On our walk over to the castle, we had passed The Brazen Head, a pub that caught my eye and, coincidentally, had been recommended to my mom as a top place to go! We took the recommendation and headed back to the oldest pub in Dublin (dating back to the 1100’s) for some beer and small appetizers in an excellent atmosphere. Not quite hungry but not quite full, we decided to walk back to Temple Bar area and try our luck for one more stop. We stuck our heads in Temple Bar to say we did but, not seeing any seats, we headed back out to the street. We came back to Quay Bar without realizing it and, after commenting that we liked the look of the outside, headed in to take a seat at the bar downstairs.
I recognized the snarky bartender as soon as my dad and I went up to order drinks. He asked for a cider he had yet to try but quickly changed his mind when he caught the look of evident disgust on her face. I ordered a Guiness, saying I hadn’t had one, and she rolled her eyes with an “Oh Lord”, then assured me she forgave me for the oversight and showed me a proper pour with a wink. Then I watched with delight while she heckled the rest of the customers too. One ordered a different cider – “it’s British you know, and absolutely terrible, but if you’re sure!” – and another tried to order a cocktail – “I have absolutely no idea what you’re talking about.” When the man tried to explain it as a vodka cranberry with pineapple juice, she screwed up her face and said “all in one drink? Yuck!” as she poured.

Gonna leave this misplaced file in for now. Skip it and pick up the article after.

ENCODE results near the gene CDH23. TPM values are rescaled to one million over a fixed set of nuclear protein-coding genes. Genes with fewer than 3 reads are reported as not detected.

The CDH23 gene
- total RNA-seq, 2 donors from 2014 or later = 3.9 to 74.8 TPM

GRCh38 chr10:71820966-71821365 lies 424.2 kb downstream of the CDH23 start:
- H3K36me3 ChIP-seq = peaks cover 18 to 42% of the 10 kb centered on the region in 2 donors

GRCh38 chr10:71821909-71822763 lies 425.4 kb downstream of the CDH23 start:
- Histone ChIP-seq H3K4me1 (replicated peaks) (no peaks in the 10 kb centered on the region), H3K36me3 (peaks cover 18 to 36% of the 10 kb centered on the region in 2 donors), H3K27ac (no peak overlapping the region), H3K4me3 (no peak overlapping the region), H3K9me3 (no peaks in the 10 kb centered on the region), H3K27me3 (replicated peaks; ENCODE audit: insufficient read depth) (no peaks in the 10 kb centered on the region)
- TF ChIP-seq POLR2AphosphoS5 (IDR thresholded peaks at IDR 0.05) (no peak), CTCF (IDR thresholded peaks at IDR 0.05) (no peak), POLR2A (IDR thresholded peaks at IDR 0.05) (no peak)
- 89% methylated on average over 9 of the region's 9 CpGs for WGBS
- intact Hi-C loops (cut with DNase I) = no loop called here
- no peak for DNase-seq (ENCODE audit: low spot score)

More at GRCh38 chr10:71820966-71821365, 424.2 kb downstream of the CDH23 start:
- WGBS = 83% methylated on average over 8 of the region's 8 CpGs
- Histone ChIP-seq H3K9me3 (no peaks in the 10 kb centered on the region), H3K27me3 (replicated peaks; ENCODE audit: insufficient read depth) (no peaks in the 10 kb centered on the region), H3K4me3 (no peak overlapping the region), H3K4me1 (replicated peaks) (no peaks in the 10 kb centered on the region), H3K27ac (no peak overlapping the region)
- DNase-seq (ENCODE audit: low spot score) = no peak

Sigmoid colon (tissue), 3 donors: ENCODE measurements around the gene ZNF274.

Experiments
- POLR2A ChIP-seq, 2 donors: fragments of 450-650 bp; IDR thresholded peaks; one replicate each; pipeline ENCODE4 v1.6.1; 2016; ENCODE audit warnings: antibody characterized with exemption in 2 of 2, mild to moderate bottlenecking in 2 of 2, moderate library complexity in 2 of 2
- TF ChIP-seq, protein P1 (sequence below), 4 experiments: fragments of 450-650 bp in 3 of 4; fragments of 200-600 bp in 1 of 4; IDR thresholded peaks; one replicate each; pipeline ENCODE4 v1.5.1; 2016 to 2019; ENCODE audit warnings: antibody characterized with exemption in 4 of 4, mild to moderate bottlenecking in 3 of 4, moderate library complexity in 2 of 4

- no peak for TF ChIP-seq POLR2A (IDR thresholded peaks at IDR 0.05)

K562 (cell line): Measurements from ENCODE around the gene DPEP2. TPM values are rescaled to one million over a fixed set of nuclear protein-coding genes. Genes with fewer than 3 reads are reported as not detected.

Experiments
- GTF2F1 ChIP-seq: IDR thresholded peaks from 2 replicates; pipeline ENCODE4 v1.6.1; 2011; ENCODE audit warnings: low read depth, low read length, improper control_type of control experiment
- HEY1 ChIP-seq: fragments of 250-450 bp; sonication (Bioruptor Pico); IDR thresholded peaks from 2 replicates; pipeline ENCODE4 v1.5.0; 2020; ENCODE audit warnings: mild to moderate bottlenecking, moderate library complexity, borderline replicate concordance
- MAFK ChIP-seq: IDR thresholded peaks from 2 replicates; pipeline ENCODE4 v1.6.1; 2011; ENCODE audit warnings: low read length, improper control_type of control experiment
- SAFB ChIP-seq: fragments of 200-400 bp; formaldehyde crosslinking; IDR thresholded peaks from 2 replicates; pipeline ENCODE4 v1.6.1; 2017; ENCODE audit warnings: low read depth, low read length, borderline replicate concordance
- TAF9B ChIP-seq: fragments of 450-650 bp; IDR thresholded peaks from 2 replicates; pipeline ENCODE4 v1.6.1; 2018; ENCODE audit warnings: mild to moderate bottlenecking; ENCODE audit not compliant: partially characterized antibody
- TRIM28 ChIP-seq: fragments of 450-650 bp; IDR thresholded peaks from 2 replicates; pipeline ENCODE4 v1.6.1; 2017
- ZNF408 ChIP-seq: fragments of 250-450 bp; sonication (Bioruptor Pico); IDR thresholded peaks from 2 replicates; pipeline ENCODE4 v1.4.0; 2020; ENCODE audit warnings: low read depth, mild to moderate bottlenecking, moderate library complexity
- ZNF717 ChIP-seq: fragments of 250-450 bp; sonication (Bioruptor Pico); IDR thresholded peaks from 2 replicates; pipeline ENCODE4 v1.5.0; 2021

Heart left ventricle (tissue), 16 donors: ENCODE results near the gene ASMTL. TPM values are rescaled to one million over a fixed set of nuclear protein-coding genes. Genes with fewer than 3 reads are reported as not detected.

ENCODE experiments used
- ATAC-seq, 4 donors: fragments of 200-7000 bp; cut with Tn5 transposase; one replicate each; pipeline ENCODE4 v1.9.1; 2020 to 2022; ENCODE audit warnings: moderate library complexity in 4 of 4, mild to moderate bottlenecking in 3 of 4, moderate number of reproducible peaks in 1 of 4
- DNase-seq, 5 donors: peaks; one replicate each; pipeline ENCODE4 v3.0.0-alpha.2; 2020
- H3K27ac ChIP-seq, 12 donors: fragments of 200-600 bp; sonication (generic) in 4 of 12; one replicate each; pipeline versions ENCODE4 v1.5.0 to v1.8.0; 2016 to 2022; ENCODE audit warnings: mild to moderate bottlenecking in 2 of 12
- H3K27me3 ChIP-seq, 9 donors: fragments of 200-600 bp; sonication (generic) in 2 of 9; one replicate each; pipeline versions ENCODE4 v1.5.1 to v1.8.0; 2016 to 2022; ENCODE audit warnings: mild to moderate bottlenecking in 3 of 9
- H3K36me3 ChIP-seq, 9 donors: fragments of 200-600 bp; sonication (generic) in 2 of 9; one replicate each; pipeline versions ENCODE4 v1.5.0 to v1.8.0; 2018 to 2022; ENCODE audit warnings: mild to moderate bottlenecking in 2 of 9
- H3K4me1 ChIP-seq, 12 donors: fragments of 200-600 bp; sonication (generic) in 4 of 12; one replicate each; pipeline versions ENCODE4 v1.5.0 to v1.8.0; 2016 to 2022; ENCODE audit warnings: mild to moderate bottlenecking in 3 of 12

Drinks in hand, we settled back into a corner of the dark room, listening to two men with a guitar and a banjo play a few Irish and a few American songs while we watch the Iran vs Portugal game on the T.V. All told, we passed about an hour in the bar, people watching and enjoying the music before we finally started to head home. We made one stop for gelato, all made fresh from milk from Dingle cows, before tracing our steps back one final time to the Roxford. We all settled in for an hour of reading and catching up on work before falling asleep around 11:00.